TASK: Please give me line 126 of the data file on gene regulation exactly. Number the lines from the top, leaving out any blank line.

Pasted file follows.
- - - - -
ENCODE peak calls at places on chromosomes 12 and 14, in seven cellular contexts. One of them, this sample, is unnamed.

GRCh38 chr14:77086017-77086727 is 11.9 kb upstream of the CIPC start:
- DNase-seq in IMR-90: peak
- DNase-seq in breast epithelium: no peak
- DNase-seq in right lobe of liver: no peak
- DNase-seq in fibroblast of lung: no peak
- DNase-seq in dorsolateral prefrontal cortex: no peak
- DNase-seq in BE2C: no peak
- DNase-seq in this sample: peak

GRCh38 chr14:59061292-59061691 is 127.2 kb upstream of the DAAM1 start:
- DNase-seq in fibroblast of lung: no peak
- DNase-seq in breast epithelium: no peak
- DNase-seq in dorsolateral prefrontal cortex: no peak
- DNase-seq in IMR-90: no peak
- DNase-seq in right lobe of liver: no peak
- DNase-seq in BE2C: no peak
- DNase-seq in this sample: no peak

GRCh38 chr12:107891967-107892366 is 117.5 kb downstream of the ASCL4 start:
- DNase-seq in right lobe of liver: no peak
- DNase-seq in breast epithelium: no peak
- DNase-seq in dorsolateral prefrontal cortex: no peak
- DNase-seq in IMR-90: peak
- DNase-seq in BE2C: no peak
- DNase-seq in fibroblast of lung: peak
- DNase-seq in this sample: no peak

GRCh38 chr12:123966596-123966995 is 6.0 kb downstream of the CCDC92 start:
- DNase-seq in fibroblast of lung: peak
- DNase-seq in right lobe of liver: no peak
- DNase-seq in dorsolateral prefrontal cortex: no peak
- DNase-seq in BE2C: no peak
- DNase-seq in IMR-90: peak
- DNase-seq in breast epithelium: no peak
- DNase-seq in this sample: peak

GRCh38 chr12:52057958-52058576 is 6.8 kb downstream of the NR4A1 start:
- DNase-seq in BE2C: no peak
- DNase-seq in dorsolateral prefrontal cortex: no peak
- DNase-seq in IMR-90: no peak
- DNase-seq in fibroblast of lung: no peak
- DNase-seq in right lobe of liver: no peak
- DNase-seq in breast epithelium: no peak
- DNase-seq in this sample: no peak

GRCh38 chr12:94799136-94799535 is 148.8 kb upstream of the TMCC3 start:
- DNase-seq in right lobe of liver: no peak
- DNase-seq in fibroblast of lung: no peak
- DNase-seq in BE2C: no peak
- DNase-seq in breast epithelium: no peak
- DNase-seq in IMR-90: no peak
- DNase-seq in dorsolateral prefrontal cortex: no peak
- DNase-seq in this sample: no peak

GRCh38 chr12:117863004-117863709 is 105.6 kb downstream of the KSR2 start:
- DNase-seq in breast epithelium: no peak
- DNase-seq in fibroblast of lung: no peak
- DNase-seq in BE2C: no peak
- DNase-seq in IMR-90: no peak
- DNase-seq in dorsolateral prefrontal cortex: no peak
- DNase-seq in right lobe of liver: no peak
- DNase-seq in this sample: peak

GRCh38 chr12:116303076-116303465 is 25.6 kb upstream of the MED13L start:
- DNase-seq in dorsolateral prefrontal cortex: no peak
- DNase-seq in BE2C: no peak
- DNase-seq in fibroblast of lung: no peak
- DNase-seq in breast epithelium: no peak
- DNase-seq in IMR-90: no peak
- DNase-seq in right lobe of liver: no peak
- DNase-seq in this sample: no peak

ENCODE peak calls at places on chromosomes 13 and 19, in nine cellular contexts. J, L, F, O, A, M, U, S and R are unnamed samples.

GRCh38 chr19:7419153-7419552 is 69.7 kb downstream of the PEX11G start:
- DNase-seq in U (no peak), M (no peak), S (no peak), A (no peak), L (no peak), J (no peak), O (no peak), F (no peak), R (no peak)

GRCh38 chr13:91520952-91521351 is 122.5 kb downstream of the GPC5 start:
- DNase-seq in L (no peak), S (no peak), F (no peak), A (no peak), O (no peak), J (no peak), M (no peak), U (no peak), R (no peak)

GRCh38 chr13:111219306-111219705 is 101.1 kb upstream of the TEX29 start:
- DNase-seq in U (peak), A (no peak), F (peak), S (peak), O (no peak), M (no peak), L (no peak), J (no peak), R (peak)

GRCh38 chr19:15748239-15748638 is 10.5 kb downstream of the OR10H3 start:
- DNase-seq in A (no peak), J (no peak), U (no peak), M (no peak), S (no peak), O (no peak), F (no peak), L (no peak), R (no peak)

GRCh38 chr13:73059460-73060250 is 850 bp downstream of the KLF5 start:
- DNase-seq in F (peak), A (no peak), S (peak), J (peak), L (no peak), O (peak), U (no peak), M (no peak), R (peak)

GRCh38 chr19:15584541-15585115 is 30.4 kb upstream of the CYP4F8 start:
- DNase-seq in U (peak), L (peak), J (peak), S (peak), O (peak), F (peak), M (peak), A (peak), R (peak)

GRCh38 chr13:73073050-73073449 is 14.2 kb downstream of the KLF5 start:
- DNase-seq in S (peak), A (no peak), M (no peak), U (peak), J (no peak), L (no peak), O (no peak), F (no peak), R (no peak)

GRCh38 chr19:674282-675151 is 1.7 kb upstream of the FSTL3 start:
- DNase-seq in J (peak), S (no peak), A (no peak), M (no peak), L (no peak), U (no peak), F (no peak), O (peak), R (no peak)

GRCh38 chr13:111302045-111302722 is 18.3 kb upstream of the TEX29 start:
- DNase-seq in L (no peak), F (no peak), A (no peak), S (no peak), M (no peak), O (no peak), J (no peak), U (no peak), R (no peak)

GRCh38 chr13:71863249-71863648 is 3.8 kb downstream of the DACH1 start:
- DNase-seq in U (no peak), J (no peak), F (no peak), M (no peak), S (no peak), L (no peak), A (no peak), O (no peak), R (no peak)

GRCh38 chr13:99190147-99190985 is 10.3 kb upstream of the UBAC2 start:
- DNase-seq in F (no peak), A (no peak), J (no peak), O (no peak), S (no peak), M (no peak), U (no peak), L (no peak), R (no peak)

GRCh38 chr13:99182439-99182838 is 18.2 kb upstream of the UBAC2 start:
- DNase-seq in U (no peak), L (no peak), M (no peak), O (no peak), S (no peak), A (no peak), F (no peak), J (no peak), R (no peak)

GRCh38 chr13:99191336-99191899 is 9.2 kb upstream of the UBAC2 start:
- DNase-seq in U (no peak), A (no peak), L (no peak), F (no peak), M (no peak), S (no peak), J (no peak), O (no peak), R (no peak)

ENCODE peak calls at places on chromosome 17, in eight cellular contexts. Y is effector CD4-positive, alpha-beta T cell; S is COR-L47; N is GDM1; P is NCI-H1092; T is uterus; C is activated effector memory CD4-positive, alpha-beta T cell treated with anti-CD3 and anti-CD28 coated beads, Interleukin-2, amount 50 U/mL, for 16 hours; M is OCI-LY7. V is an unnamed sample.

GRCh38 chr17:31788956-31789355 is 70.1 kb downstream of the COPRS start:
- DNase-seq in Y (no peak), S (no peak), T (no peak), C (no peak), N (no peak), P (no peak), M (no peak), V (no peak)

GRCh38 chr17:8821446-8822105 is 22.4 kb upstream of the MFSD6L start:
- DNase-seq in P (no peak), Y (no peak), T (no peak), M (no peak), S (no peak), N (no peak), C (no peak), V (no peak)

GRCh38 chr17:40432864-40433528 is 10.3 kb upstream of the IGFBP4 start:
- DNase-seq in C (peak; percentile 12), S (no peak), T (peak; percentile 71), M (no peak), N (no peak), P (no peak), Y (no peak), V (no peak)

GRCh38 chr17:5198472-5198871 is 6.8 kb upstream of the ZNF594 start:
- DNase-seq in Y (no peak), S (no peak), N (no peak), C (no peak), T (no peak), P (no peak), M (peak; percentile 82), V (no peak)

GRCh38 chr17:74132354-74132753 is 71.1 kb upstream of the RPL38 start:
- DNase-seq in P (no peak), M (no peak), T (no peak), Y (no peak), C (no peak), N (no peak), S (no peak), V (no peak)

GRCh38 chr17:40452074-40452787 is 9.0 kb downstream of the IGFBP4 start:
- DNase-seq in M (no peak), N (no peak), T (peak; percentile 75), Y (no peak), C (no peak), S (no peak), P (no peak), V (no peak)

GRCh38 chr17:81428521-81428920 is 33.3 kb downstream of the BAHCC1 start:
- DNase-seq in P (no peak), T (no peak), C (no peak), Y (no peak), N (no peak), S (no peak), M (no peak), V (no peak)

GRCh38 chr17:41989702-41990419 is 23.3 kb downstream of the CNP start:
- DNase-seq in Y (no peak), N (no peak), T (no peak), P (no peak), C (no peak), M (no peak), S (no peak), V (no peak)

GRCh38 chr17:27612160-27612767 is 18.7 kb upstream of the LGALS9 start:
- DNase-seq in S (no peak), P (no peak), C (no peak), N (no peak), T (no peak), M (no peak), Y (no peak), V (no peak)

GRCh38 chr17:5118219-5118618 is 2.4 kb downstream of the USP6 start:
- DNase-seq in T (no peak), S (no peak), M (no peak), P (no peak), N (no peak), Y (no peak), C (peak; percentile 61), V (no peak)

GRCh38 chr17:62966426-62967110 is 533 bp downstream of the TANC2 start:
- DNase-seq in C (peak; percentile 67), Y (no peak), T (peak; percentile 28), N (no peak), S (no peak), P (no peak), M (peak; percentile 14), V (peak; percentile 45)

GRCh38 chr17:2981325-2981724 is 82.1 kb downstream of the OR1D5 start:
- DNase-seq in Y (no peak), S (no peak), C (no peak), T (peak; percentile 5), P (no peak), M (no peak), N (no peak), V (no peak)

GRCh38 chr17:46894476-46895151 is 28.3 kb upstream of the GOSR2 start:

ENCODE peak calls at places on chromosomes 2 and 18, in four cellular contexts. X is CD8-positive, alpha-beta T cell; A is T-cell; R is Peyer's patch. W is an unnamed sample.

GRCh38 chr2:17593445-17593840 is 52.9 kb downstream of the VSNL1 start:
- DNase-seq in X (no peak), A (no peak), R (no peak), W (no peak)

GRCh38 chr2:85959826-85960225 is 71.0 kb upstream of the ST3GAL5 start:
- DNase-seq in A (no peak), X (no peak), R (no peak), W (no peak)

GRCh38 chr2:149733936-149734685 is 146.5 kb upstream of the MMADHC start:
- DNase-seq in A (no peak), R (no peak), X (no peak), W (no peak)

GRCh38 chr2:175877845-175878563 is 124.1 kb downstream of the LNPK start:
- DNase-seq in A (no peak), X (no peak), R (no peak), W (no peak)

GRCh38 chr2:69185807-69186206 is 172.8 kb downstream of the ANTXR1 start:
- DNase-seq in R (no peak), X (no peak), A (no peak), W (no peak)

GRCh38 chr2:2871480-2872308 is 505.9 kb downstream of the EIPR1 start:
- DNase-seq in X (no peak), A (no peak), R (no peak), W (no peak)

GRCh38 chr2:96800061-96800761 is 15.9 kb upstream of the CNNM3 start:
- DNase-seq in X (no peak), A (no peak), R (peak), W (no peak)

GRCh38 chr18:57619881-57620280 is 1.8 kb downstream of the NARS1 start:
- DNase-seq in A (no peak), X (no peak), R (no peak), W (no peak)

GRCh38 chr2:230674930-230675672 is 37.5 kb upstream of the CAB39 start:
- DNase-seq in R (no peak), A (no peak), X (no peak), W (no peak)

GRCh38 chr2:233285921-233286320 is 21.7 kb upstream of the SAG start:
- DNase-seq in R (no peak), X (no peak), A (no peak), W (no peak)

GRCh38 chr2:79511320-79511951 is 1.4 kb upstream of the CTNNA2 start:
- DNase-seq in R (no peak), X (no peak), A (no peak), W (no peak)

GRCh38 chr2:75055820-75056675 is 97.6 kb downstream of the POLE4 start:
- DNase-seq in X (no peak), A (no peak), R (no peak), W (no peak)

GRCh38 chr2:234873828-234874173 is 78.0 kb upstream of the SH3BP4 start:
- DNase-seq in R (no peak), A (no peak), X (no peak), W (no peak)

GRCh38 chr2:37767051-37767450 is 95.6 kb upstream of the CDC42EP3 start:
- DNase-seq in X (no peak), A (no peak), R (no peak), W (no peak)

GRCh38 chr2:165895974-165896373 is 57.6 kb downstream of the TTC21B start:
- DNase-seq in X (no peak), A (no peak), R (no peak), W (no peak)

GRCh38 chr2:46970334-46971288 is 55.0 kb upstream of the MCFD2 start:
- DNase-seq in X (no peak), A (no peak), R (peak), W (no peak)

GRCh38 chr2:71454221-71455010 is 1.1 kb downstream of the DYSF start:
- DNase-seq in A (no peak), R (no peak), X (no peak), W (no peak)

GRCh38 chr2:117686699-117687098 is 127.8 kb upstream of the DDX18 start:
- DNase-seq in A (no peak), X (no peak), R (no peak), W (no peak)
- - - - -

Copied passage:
GRCh38 chr2:175877845-175878563 is 124.1 kb downstream of the LNPK start: